Niall McGinn did not want his Aberdeen swansong to come in front of an empty Pittodrie.
With a disrupted season in the books where fans have scarcely been able to watch their team in person, it would have been a disappointing way for McGinn to bid farewell to the Dons.
His new one-year deal will, he hopes, allow him to continue to make an impact at the club he has arguably become most synonymous with over two spells.
“I was just delighted to be able to get a new deal sorted out and extend my time here,” McGinn told the Dons website. “This is a club I have grown to really love.
“Having been at Aberdeen for so long, it would have been hugely disappointing to leave this summer after playing in front of an empty Pittodrie for the last year.
“Last season was different to any other without the fans, and then on the pitch things certainly did not work out the way we wanted them to. You want to leave a club on a high, especially one I care so much about. Hopefully I can do that at the end of next season or even beyond.
“Personally, I have unfinished business. As I say, I want to go out on a high, whenever that comes which is why I was so pleased to sort out a new deal. It was done relatively quickly.
“It was a no brainer for myself. I have built up a good relationship with Stephen (Glass) and Allan (Russell) since they have come in. They seem very keen on me as a player and that was a big positive. They need credit for pushing things from their side as well as me trying to impress on the pitch.”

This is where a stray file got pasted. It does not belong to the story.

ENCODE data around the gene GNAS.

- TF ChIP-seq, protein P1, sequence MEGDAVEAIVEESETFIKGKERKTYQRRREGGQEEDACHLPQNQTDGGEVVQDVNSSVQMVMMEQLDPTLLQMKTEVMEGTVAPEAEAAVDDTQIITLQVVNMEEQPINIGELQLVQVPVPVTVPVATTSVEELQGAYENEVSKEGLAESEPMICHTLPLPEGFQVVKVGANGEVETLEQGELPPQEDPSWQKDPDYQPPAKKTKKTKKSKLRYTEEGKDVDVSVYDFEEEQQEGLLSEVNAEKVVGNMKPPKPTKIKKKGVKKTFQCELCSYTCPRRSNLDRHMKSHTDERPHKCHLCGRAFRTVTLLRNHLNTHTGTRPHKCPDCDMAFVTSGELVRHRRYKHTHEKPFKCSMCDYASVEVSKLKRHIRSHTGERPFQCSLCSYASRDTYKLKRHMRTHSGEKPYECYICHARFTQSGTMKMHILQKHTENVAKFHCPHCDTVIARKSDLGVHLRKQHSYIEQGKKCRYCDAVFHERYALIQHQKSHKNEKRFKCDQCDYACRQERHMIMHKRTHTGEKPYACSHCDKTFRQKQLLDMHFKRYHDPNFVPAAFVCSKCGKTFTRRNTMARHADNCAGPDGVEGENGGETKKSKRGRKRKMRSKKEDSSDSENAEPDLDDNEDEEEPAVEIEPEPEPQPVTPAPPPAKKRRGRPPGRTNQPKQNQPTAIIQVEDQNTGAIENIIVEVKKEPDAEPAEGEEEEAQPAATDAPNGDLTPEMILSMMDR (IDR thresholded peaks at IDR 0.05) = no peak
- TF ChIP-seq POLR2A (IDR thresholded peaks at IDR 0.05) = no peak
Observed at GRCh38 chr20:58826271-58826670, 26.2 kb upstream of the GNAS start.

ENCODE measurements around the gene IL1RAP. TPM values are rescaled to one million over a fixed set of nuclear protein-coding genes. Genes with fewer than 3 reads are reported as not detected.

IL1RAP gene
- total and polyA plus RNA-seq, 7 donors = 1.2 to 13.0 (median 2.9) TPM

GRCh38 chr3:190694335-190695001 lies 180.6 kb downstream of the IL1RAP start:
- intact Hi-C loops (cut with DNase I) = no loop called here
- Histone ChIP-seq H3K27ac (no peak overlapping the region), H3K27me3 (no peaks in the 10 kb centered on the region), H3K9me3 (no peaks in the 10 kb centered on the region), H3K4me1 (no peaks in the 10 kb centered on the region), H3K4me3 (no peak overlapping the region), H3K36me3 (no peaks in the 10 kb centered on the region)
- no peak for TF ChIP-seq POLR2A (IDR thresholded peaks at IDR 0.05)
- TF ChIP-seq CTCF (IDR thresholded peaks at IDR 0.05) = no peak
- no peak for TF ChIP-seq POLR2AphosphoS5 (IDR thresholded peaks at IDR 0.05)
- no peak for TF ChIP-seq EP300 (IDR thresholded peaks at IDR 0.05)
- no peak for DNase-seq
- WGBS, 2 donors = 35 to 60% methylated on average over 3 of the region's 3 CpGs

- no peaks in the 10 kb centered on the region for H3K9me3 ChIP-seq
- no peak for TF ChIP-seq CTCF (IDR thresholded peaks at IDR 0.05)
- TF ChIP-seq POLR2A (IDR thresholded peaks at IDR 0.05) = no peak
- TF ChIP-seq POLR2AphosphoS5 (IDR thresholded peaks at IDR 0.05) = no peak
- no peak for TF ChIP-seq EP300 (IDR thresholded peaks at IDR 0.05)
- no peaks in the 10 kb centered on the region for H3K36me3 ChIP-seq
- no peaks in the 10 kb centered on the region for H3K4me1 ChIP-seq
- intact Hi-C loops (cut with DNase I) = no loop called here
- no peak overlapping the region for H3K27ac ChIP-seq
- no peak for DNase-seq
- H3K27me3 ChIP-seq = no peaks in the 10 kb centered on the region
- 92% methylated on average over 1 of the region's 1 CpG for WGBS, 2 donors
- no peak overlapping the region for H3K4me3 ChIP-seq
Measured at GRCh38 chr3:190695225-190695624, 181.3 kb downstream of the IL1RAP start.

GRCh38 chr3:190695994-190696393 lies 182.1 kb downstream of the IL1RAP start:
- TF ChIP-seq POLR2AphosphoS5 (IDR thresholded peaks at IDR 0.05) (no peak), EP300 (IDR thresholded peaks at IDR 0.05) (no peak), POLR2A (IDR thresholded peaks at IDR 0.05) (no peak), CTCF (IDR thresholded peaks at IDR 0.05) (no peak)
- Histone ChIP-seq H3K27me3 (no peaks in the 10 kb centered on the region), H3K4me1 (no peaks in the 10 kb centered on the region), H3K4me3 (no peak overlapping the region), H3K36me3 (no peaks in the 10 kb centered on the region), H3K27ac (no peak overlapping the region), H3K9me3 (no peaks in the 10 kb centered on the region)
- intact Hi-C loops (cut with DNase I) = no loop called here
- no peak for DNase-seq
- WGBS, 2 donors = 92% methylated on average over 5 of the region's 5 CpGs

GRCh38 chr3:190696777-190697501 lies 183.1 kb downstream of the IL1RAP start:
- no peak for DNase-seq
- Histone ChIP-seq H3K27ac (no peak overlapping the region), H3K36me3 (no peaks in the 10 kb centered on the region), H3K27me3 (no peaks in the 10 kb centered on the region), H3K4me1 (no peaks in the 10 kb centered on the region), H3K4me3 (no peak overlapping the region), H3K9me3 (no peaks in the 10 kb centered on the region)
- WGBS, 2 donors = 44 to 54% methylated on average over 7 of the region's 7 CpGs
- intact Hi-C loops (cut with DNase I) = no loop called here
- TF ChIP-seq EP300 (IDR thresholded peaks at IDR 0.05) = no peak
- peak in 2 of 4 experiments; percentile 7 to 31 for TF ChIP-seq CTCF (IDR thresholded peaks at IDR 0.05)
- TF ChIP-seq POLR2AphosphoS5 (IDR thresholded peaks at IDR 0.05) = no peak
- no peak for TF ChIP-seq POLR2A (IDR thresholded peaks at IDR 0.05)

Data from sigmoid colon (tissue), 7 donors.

McGinn is not the quicksilver forward player he was when he first arrived under Craig Brown in 2012 but is still a valuable contributor.
His 87 goals in 347 games for Aberdeen rank him 19th and 16th in the all-time club lists respectively, ahead of the likes of Eric Black, Duncan Shearer and Steve Archibald.
The Northern Ireland international believes his new manager Stephen Glass also recognises his continuing importance.
“When I sat down and spoke with the manager, we talked about what he wants from me and how I can fit into his style of football and formation,” added McGinn. “I think he also sees me as an experienced player who has been around the club for a long time.
“He recognises the need to have that sort of player around to help the team progress. The manager will expect the senior players to be a positive influence on the younger ones coming through, to help them develop and keep improving so he can then play them when they are ready.
“We have that experience with the likes of Andy (Considine), Joe (Lewis), Jonny (Hayes) and myself, players who have been around the club for a long time. We have seen a lot of faces come and go. It is up to us as senior players to drive things every day, so the younger lads understand the work ethic of the club and the standards that they need to set every single day, in training and in games.
“I know from the short time I have been with the manager that he will place high demands on all the players. He knows how he wants us to play, and he will be expecting a lot of good football and expecting a lot of wins. As a group of players, we also have to drive that and live up to those expectations.”
McGinn is also looking beyond his playing days. Turning 34 next month, he knows he will not go on forever but wants to help Aberdeen in whatever way possible.
“I am hoping to continue my coaching badges,” he added. “All that was placed on hold with COVID over the past year. I have finished my B licence so I wanted to get going again and I will try and do some work with the young age groups within the youth academy.
“That might mean going down to Cormack Park one or two evenings a week when we don’t have midweek games and get involved with the underage teams. That is something I definitely want to do.”